Cambridge University biologist, Rupert Sheldrake, has challenged the scientific catechism of modern allopathic medicine in a book called Science Set Free. In it he says modern allopathic doctors have never examined the basic scientific beliefs they consider sacrosanct. In short, these basic material science rules are obsolete and Sheldrake has written extensively about quantum physics as well the spiritual aspects of human health. He is far from alone in this discussion but he is one of the leading writers on the subject. https://www.sheldrake.org/

    In the end, vaccines have never been scientifically sound. Since the days of Louis Pasteur and Robert Koch, who both lied in their research to please political urgencies, we’ve been inundated with faulty scientific claims to sell the allopathic profession and our public servants on helping the chemical/pharmaceutical industry become the behemoth it is.

  6. ingrid durden Reply

    February 28, 2018 at 7:15 am

    I am from Europe and am appalled by the medical practices in America. Indeed they are business and not health care. Doctors do not know the patient, they do not know the circumstances in which they live, do not do home visits, and only see the patient a few minutes, if at all ! In Europe the doctor opens the door, keeps the records, makes home visits, and knows you personally. The one I knew becomes friends with your family. How different from the mentality here… and yes, they also know about herbs and homeopathic medicine…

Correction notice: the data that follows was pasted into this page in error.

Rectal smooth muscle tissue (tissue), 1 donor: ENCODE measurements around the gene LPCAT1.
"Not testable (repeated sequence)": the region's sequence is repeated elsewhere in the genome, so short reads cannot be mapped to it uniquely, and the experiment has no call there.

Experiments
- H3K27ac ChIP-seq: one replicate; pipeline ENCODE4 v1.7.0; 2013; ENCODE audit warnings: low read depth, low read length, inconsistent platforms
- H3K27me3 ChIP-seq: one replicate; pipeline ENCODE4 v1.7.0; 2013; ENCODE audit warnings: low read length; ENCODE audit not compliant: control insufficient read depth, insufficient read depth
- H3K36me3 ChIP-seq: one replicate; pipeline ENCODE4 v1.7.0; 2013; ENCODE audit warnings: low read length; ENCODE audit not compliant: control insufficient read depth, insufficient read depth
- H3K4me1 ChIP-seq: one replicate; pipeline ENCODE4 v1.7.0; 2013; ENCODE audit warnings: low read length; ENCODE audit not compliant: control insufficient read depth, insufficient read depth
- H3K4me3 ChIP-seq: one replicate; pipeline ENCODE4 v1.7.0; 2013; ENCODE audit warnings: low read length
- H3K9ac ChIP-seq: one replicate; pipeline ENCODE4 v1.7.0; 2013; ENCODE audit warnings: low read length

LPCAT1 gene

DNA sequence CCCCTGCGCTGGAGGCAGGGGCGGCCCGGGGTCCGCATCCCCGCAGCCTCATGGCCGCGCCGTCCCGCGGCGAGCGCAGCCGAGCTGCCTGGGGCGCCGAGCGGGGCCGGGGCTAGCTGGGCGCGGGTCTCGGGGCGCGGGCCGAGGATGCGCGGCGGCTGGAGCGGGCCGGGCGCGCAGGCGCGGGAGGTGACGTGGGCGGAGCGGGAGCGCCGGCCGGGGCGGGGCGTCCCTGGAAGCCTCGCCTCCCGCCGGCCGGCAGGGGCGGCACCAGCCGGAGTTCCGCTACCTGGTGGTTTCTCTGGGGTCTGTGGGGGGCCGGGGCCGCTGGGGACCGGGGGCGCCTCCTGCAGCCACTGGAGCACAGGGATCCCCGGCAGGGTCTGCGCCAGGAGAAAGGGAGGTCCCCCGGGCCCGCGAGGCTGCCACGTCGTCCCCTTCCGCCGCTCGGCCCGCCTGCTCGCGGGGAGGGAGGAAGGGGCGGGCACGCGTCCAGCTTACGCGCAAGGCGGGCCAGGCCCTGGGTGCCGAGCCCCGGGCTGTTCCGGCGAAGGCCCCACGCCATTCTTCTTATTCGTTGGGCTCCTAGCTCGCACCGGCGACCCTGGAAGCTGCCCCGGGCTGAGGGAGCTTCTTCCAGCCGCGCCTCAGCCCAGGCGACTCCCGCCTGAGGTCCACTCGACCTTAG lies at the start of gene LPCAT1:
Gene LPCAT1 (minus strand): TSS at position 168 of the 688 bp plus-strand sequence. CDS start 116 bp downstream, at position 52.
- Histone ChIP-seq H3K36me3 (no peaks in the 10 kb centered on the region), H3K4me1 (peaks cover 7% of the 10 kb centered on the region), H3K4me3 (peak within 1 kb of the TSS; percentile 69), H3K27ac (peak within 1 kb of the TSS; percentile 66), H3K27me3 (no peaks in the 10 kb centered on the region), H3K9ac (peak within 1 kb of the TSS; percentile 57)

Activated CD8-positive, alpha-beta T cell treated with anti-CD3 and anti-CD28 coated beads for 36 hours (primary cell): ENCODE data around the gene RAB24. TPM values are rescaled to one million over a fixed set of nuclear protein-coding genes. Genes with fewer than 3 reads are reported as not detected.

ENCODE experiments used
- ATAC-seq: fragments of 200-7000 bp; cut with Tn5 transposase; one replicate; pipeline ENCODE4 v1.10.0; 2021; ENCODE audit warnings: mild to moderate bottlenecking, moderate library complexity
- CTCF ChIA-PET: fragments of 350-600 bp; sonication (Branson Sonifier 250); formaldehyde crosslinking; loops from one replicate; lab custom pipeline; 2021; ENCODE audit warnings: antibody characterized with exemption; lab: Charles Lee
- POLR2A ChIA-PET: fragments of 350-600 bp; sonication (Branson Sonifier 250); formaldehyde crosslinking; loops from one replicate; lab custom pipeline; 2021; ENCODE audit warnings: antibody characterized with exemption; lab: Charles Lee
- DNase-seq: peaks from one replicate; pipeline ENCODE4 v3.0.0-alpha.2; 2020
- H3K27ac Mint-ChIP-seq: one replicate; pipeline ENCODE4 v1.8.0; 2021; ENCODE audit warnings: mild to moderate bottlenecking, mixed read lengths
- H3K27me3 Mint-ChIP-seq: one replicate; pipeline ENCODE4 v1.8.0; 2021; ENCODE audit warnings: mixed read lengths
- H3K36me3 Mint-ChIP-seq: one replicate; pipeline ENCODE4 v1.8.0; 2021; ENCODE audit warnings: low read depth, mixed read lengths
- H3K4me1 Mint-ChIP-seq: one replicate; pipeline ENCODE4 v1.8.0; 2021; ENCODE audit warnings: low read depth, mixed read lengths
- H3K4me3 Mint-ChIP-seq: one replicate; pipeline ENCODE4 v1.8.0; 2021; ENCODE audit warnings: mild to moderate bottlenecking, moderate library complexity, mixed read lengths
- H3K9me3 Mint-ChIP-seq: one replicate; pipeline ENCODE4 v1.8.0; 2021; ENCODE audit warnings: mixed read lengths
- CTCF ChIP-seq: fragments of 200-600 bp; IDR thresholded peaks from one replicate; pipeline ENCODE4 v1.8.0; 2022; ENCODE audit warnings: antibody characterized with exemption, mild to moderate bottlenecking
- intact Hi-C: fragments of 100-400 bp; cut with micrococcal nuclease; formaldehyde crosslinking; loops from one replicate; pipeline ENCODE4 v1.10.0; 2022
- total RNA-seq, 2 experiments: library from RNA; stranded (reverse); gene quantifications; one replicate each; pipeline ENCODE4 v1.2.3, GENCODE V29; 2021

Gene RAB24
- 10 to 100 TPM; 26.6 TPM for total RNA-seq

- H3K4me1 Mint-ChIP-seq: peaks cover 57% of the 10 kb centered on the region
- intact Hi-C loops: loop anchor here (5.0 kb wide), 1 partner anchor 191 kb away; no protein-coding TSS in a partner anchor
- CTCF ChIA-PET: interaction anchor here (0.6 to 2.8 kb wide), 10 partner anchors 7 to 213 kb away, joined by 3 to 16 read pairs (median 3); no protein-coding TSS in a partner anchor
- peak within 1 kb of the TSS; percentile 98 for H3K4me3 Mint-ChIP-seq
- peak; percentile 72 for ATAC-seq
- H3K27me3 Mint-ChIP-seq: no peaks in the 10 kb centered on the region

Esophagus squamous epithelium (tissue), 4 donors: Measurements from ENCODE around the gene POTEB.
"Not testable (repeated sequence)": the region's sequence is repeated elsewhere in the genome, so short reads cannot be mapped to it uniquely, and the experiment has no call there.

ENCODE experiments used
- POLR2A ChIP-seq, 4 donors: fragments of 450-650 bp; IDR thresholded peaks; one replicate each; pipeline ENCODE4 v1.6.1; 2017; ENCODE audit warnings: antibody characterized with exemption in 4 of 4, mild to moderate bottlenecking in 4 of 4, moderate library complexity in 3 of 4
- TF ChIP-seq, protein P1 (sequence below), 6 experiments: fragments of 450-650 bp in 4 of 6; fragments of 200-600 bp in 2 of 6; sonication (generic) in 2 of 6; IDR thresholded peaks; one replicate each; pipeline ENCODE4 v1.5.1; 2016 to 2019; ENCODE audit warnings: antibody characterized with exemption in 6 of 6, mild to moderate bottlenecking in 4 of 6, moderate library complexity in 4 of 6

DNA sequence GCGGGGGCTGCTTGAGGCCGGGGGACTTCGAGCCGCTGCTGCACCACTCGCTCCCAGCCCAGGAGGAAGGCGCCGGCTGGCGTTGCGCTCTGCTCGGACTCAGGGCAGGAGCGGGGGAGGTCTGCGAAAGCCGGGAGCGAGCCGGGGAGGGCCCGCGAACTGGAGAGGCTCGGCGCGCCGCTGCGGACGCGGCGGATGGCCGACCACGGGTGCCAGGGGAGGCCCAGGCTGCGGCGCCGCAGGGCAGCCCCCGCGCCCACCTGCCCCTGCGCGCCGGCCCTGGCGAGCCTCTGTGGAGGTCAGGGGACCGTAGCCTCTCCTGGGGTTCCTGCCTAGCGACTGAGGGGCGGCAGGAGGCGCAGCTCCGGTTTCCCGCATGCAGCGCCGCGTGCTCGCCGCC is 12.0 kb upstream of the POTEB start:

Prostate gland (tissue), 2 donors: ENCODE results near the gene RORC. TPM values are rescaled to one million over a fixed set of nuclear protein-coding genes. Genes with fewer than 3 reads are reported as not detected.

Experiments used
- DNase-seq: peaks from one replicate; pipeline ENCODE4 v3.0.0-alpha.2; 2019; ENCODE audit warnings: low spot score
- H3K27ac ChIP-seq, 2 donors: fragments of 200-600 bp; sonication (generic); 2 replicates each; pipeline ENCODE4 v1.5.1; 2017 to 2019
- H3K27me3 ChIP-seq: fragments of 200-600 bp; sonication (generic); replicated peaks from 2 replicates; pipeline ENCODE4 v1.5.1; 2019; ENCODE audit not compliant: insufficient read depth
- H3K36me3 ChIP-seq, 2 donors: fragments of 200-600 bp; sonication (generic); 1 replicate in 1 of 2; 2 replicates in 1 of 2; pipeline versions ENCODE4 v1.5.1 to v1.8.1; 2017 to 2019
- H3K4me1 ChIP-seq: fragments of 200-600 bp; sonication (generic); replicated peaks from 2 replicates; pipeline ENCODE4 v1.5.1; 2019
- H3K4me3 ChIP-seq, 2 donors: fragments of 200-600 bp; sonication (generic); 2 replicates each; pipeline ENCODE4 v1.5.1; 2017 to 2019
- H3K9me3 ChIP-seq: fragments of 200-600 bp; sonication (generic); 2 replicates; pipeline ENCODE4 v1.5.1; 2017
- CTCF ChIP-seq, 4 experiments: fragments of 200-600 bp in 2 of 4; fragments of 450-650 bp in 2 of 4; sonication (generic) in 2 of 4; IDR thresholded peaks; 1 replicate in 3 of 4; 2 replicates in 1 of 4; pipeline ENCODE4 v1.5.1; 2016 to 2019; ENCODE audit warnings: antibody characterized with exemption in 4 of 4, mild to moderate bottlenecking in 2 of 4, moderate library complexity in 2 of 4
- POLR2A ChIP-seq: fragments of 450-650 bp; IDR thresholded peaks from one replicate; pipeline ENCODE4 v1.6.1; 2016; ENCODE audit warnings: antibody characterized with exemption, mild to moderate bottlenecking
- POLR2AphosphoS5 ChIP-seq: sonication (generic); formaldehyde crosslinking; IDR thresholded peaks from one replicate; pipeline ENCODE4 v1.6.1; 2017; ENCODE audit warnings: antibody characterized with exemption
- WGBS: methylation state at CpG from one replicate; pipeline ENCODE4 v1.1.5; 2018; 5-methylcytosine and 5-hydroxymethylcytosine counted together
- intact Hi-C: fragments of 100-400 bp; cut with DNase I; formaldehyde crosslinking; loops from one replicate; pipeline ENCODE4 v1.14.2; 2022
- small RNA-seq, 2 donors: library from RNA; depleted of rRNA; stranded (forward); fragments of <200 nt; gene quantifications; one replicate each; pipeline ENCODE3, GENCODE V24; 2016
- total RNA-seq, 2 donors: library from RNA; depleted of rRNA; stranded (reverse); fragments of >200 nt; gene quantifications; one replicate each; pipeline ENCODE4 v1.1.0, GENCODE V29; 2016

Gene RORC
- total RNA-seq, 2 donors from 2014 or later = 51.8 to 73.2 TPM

7. Cindy Griffin Reply

    February 27, 2018 at 11:45 pm

    Try visiting a homeopath. You may not fully understand all the seemingly unrelated questions you may be asked, but rest assured, it is all a part of individualization for your case. Your homeopath will likely make eye contact, too! There’s a concept. And even those of us who take notes on a computer care and are truly THINKING about your whole body of answers, and the whole body of your care. Cookbook medicine doesn’t exist for the homeopath. Because we still know how to think. Individualized medicine still works. Non-toxic medicine remains the best option. Homeopathy has both firmly available.